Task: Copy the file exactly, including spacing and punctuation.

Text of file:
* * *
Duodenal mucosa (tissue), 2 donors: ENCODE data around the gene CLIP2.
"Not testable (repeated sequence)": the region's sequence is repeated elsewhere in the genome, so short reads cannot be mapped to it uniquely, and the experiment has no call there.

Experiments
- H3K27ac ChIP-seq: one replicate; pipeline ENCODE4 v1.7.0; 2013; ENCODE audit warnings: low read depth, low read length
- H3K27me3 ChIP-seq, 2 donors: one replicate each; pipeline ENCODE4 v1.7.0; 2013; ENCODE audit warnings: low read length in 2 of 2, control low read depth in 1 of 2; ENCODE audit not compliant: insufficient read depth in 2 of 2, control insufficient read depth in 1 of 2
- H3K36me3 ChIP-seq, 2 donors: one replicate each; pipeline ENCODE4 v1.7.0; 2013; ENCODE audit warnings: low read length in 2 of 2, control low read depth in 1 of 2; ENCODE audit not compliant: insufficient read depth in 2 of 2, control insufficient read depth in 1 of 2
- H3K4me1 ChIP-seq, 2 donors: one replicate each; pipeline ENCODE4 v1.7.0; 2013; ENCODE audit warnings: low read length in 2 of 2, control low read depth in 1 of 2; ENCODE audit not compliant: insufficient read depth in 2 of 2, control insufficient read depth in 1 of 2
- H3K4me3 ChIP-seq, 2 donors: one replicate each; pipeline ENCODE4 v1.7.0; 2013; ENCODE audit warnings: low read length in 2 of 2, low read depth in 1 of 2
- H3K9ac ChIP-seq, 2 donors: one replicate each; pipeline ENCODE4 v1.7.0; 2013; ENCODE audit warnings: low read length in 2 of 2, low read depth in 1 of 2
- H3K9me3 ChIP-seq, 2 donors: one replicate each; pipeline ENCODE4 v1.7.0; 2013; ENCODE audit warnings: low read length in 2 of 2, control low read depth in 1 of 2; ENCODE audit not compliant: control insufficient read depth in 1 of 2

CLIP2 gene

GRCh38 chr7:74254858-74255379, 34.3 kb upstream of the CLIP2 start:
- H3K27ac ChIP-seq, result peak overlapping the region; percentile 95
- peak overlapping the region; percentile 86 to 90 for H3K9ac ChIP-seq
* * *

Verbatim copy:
Duodenal mucosa (tissue), 2 donors: ENCODE data around the gene CLIP2.
"Not testable (repeated sequence)": the region's sequence is repeated elsewhere in the genome, so short reads cannot be mapped to it uniquely, and the experiment has no call there.

Experiments
- H3K27ac ChIP-seq: one replicate; pipeline ENCODE4 v1.7.0; 2013; ENCODE audit warnings: low read depth, low read length
- H3K27me3 ChIP-seq, 2 donors: one replicate each; pipeline ENCODE4 v1.7.0; 2013; ENCODE audit warnings: low read length in 2 of 2, control low read depth in 1 of 2; ENCODE audit not compliant: insufficient read depth in 2 of 2, control insufficient read depth in 1 of 2
- H3K36me3 ChIP-seq, 2 donors: one replicate each; pipeline ENCODE4 v1.7.0; 2013; ENCODE audit warnings: low read length in 2 of 2, control low read depth in 1 of 2; ENCODE audit not compliant: insufficient read depth in 2 of 2, control insufficient read depth in 1 of 2
- H3K4me1 ChIP-seq, 2 donors: one replicate each; pipeline ENCODE4 v1.7.0; 2013; ENCODE audit warnings: low read length in 2 of 2, control low read depth in 1 of 2; ENCODE audit not compliant: insufficient read depth in 2 of 2, control insufficient read depth in 1 of 2
- H3K4me3 ChIP-seq, 2 donors: one replicate each; pipeline ENCODE4 v1.7.0; 2013; ENCODE audit warnings: low read length in 2 of 2, low read depth in 1 of 2
- H3K9ac ChIP-seq, 2 donors: one replicate each; pipeline ENCODE4 v1.7.0; 2013; ENCODE audit warnings: low read length in 2 of 2, low read depth in 1 of 2
- H3K9me3 ChIP-seq, 2 donors: one replicate each; pipeline ENCODE4 v1.7.0; 2013; ENCODE audit warnings: low read length in 2 of 2, control low read depth in 1 of 2; ENCODE audit not compliant: control insufficient read depth in 1 of 2

CLIP2 gene

GRCh38 chr7:74254858-74255379, 34.3 kb upstream of the CLIP2 start:
- H3K27ac ChIP-seq, result peak overlapping the region; percentile 95
- peak overlapping the region; percentile 86 to 90 for H3K9ac ChIP-seq